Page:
64 bytes from 10.0.0.5: icmp_seq=2 ttl=255 time=0.776 ms
64 bytes from 10.0.0.5: icmp_seq=3 ttl=255 time=0.825 ms
— 10.0.0.5 ping statistics —
4 packets transmitted, 4 packets received, 0% packet loss
round-trip min/avg/max = 0.776/0.869/1.012 ms
Now that you have verified that OpenVPN is working properly, it is time to create a configuration that’s a little more useful in the real world. First you will need to create SSL certificates [Hack #45] for each end of the connection. After you’ve done this, you’ll need to create configuration files and connection setup and teardown scripts for each end of the connection.
Let’s look at the configuration files first. For these examples, zul will be the gateway into the private network and kryten will be the external client.
The configuration file for zul that is used for kryten is stored in /etc/openvpn/openvpn.conf. Here are the contents:
ifconfig 10.0.0.5 10.0.0.19
You can see that the dev and ifconfig options are used in the same way as they are on the command line. The up and down options specify scripts that will be executed when the VPN connection is initiated or terminated. The tls-server option enables TLS mode and specifies that you want to designate this side of the connection as the server during the TLS handshaking process. The dh option specifies the Diffie-Hellman parameters to use during key exchange.These are encoded in a .pem file and can be generated with the following openssl command:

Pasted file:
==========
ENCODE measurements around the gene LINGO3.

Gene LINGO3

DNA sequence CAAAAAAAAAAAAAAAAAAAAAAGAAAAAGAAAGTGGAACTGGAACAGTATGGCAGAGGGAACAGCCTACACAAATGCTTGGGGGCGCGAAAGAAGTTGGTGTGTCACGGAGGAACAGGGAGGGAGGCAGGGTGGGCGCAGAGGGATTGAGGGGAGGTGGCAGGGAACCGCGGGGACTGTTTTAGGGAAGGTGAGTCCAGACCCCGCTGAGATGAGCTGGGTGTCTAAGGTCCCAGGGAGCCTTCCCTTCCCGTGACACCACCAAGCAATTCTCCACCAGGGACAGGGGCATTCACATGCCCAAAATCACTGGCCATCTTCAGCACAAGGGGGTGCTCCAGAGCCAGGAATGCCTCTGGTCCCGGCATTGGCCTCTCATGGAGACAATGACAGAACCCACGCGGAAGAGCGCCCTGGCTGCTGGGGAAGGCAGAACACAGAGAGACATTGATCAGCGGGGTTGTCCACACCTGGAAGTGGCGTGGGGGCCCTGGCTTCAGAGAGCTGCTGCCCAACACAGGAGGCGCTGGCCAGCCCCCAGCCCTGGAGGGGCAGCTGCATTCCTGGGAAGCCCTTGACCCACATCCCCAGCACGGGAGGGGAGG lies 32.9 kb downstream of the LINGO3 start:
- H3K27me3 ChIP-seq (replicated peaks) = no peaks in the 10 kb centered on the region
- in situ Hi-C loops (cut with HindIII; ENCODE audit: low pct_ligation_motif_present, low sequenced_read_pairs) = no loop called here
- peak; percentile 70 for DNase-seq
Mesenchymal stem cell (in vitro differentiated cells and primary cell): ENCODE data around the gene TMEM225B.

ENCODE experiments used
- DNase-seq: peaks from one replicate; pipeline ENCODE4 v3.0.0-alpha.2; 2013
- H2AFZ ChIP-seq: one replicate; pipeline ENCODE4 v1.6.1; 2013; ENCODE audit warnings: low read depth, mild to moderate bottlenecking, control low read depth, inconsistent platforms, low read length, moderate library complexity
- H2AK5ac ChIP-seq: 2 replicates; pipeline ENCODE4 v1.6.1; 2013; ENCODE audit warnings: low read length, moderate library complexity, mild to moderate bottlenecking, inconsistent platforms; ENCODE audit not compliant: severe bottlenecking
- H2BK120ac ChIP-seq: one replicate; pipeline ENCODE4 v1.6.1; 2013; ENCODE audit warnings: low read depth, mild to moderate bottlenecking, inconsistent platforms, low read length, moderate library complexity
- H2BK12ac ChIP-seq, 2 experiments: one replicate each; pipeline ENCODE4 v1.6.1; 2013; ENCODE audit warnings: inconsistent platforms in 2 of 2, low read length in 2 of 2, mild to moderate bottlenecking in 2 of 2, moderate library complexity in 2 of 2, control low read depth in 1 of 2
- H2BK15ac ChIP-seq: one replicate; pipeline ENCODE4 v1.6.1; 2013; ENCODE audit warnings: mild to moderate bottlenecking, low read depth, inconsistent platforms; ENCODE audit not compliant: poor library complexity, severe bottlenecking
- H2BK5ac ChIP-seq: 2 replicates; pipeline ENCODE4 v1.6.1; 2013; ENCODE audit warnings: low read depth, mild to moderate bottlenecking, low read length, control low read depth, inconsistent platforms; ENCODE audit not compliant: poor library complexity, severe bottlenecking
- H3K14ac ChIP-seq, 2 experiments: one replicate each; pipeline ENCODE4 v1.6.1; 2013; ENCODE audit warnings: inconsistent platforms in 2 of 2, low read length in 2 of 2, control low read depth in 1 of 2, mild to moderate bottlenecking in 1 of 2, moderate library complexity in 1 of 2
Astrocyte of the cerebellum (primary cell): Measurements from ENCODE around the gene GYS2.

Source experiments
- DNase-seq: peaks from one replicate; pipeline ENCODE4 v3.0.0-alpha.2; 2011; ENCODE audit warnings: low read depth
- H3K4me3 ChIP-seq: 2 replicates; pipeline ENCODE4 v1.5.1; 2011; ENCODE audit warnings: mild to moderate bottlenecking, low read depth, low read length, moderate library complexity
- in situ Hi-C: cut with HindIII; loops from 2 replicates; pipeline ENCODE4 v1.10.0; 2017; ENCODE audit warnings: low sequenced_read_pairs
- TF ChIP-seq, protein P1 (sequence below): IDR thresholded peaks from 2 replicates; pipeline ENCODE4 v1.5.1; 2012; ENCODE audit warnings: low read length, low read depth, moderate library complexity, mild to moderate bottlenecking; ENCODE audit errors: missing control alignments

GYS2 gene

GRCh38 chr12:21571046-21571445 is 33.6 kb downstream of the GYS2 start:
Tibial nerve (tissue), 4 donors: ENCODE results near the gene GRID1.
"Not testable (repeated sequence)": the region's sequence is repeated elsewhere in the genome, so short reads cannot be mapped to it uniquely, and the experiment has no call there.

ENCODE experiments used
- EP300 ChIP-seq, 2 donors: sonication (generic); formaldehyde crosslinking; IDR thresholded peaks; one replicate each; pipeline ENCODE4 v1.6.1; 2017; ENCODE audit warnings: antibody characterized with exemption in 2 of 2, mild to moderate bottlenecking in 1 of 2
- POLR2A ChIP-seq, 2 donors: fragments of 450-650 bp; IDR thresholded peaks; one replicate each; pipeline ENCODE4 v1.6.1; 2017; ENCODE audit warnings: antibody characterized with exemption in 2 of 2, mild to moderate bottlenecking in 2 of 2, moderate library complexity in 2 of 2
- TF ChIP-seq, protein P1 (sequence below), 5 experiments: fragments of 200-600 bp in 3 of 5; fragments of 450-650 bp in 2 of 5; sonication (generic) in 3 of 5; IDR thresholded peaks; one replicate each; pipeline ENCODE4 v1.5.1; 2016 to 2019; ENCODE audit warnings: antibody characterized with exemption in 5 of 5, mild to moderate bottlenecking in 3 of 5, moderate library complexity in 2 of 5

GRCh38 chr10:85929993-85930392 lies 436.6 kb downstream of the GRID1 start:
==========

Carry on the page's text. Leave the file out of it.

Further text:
# openssl dhparam -out dh1024.pem 1024
The next few configuration options deal with the SSL certificates. The ca option specifies the Certificate Authority’s public certificate, and the cert option specifies the public certificate to use for this side of the connection. Similarly, the key option specifies the private key that corresponds to the public certificate. To help ensure that the VPN tunnel doesn’t get dropped from any intervening firewalls that are doing stateful filtering, the ping option is used. This causes OpenVPN to ping the remote host every n seconds so that the tunnel’s entry in the firewall’s state table does not time out.
On kryten, the following configuration file is used:
ifconfig 10.0.0.19 10.0.0.5
The main differences with this configuration file are that the remote and tls-client options have been used. Other than that, the arguments to the ifconfig option have been swapped, and the file uses kryten’s public and private keys instead of zul’s. To turn on compression, add the comp-lzo option to the configuration files on both ends of the VPN.
Finally, create the openvpn.up and openvpn.down scripts on both hosts participating in the tunnel. These scripts set up and tear down the actual routes and other networking requirements.